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[003] NoriMori Current Version
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This is about how books in the Chronicles of Narnia should be ordered. According to Wikipedia there is dispute as to whether they should be ordered chronologically, or by date of publication. Is there any specific policy on TVTropes about this? I was about to correct \'\'The Lion, the Witch, and the Wardrobe\'\', which is given in the main article as the first book, to \
to:
I had something here, but I realized it would be more appropriate to put it on a different page (what I wrote was about a series given for an example, and had nothing to do with this article\\\'s trope). But I don\\\'t see a delete button and this thing won\\\'t let me save a blank topic, so I\\\'m just saying that I deleted it. (Why doesn\\\'t the discussion page work the same as an article page so that you can just delete a topic? Argh!)
Changed line(s) 1 from:
This is about how books in the Chronicles of Narnia should be ordered. According to Wikipedia there is dispute as to whether they should be ordered chronologically, or by date of publication. Is there any specific policy on TVTropes about this? I was about to correct \'\'The Lion, the Witch, and the Wardrobe\'\', which is given in the main article as the first book, to \
to:
This is about how books in the Chronicles of Narnia should be ordered. According to Wikipedia there is dispute as to whether they should be ordered chronologically, or by date of publication. Is there any specific policy on TVTropes about this? I was about to correct \\\'\\\'The Lion, the Witch, and the Wardrobe\\\'\\\', which is given in the main article as the first book, to \\\"the second book\\\", because I always assumed it was, since I started with \\\'\\\'The Magician\\\'s Nephew\\\'\\\' and could see that it took place first. But before clicking \\\"save\\\", I checked out Wikipedia and saw that \\\'\\\'The Lion, the Witch, and the Wardrobe\\\'\\\' was published first, so the article technically isn\\\'t incorrect.

Wikipedia gives the two ways the series can be ordered:

Publication order:
The Lion, the Witch and the Wardrobe<br/>
Prince Caspian<br/>
The Voyage of the Dawn Treader<br/>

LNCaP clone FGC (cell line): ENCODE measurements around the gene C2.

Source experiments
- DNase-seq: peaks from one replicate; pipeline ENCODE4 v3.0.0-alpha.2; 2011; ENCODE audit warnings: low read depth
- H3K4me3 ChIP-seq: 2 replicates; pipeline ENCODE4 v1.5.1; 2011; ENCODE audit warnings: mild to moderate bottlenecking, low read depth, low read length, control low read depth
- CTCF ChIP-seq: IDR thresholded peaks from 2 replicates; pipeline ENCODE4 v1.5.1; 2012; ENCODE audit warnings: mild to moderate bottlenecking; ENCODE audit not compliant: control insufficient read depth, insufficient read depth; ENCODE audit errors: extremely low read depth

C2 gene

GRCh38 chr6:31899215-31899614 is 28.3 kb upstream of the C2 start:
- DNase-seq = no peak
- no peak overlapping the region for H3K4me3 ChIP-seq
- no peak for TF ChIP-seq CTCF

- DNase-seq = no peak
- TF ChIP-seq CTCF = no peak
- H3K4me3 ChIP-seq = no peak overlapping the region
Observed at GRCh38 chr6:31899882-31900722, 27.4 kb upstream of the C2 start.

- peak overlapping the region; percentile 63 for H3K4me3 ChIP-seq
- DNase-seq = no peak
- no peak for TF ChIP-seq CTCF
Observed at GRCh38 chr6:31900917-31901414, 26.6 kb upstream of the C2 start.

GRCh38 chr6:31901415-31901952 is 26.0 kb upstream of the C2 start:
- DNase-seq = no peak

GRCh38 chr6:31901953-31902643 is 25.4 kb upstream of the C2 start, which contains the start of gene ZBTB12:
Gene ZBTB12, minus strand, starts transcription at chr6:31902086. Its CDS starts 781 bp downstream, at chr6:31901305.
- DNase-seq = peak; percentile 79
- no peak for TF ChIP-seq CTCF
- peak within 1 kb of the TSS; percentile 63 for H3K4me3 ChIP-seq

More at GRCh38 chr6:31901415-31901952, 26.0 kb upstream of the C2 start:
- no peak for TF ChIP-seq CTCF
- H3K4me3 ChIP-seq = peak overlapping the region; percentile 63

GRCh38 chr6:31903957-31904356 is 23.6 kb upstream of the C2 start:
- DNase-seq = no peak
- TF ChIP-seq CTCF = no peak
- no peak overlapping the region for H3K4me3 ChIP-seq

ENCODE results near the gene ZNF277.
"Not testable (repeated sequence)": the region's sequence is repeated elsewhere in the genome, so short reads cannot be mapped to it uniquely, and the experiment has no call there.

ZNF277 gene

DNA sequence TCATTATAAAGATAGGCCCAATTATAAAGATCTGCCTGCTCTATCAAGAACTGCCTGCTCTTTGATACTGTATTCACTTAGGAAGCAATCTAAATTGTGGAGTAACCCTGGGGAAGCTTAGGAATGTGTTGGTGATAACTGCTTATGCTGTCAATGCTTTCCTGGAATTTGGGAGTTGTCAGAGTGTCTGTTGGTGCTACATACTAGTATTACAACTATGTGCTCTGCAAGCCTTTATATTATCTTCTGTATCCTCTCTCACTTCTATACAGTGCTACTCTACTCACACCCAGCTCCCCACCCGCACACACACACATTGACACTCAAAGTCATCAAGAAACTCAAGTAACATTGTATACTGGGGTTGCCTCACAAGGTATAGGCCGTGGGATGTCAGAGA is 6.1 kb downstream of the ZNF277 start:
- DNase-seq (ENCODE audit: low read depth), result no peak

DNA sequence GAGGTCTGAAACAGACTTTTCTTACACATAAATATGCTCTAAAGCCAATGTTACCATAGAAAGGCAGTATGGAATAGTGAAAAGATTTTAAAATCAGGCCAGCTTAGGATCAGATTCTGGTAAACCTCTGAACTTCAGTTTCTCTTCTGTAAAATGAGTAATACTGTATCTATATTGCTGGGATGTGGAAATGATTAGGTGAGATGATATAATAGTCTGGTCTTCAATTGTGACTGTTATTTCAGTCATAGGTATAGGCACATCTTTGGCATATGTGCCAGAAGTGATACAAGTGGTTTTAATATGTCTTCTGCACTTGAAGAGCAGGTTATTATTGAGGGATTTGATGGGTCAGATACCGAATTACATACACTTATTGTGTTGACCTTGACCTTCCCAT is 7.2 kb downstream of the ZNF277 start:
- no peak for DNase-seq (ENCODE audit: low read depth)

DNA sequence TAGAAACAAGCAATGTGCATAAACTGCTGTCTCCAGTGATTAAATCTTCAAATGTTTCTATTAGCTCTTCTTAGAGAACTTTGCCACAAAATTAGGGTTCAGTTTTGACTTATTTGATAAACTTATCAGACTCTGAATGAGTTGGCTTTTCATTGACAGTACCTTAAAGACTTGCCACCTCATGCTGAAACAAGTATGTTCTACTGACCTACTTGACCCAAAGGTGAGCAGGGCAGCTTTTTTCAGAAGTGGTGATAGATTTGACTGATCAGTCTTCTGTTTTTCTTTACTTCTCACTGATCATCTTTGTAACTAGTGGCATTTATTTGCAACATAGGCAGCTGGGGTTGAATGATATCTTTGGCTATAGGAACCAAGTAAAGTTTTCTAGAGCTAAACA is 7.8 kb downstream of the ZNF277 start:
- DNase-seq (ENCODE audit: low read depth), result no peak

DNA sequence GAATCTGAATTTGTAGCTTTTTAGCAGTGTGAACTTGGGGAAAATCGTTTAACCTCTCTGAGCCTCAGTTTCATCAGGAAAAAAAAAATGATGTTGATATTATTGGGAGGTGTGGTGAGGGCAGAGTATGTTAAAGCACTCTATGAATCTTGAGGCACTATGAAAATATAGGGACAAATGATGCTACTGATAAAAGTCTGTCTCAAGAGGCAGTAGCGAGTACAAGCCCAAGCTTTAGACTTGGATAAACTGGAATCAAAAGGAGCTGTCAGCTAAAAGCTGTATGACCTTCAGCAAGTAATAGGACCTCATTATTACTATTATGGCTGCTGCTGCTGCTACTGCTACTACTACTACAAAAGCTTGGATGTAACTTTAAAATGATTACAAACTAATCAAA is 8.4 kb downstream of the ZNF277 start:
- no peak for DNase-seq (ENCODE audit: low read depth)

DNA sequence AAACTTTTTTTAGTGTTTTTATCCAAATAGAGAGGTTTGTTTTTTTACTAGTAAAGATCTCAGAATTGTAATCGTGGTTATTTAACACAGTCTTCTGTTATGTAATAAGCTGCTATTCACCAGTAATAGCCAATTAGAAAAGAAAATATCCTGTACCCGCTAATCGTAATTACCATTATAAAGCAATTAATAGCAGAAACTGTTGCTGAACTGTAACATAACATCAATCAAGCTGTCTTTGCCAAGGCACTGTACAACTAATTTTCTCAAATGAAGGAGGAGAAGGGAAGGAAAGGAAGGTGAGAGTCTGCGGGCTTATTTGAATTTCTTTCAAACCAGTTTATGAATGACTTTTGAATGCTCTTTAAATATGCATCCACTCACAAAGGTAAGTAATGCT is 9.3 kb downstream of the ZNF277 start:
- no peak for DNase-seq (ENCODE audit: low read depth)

The Silver Chair<br/>
The Horse and His Boy<br/>
The Magician\\\'s Nephew<br/>
The Last Battle

Chronological order:
The Magician\\\'s Nephew<br/>
The Lion, the Witch and the Wardrobe<br/>
The Horse and His Boy<br/>
Prince Caspian<br/>
The Voyage of the Dawn Treader<br/>
The Silver Chair<br/>
The Last Battle

The article also gives a justification for using chronological order:

\\\"The books were not numbered until the first American publisher, Macmillan, enumerated them according to their original publication order. When Harper Collins took over the series rights in 1994, this numbering was revised to use internal chronological order at the suggestion of Lewis\\\' stepson, Douglas Gresham. To make the case for his suggested order, Gresham quoted Lewis\\\' 1957 reply to a letter from an American fan who was having an argument with his mother about the order:

<quote>
I think I agree with your chronological order for reading the books more than with your mother\\\'s. The series was not planned beforehand as she thinks. When I wrote \\\'\\\'The Lion\\\'\\\' I did not know I was going to write any more. Then I wrote \\\'\\\'P. Caspian\\\'\\\' as a sequel and still didn\\\'t think there would be any more, and when I had done \\\'\\\'The Voyage\\\'\\\' I felt quite sure it would be the last, but I found I was wrong. So perhaps it does not matter very much in which order anyone read them. Im not even sure that all the others were written in the same order in which they were published.
</quote>\\\"

Later in the same section on Wikipedia, it gives justifications for using publication order, such as this:

\\\"Scholars and readers who appreciate the original order believe that Lewis was simply being gracious to his youthful correspondent and that he could have changed the books\\\' order in his lifetime had he so desired. They maintain that much of the magic of Narnia comes from the way the world is gradually presented in \\\'\\\'The Lion, the Witch and the Wardrobe\\\'\\\'. These academics believe that the mysterious wardrobe, as a narrative device, is a much better introduction to Narnia than \\\'\\\'The Magician\\\'s Nephew\\\'\\\' where the word \\\'Narnia\\\' appears in the first paragraph as something already familiar to the reader. Moreover, they say, it is clear from the texts themselves that \\\'\\\'The Lion, the Witch and the Wardrobe\\\'\\\' was intended to be read first. When Aslan is first mentioned in \\\'The Lion, the Witch and the Wardrobe\\\', for example, the narrator says that \\\'None of the children knew who Aslan was, any more than you do\\\' which is nonsensical if one has already read \\\'\\\'The Magician\\\'s Nephew\\\'\\\'.\\\"

However, in defense of the chronological order, I think the fact that \\\'\\\'The Lion\\\'\\\' reads like it was meant to be read first merely reflects the aforementioned fact that Lewis wrote it first and didn\\\'t know he was going to write more in the same series. But there are more valid justifications for publication order:

\\\"Doris Meyer, author of \\\'\\\'C.S. Lewis in Context\\\'\\\' and \\\'\\\'Bareface: A guide to C.S. Lewis\\\'\\\' points out that rearranging the stories chronologically \\\'lessens the impact of the individual stories\\\' and \\\'obscures the literary structures as a whole\\\'.\\\"

I can\\\'t vouch for that, since I didn\\\'t read them in publication order. Which begs the question, how does Doris Meyer know that reading them in chronological order \\\"lessens the impact\\\" of the stories? Any person reading them in both orders wouldn\\\'t be able to tell us objectively which had a greater impact, unless we wiped their memories in between. Did Doris Meyer do a study? I doubt it. But her assertion could still be a valid justification if it\\\'s true. And then there\\\'s the fact that Lewis \\\"could have changed the books\\\' order in his lifetime had he so desired\\\", which is a good point (if he felt they should be read chronologically, why didn\\\'t he tell his publishers to renumber them?).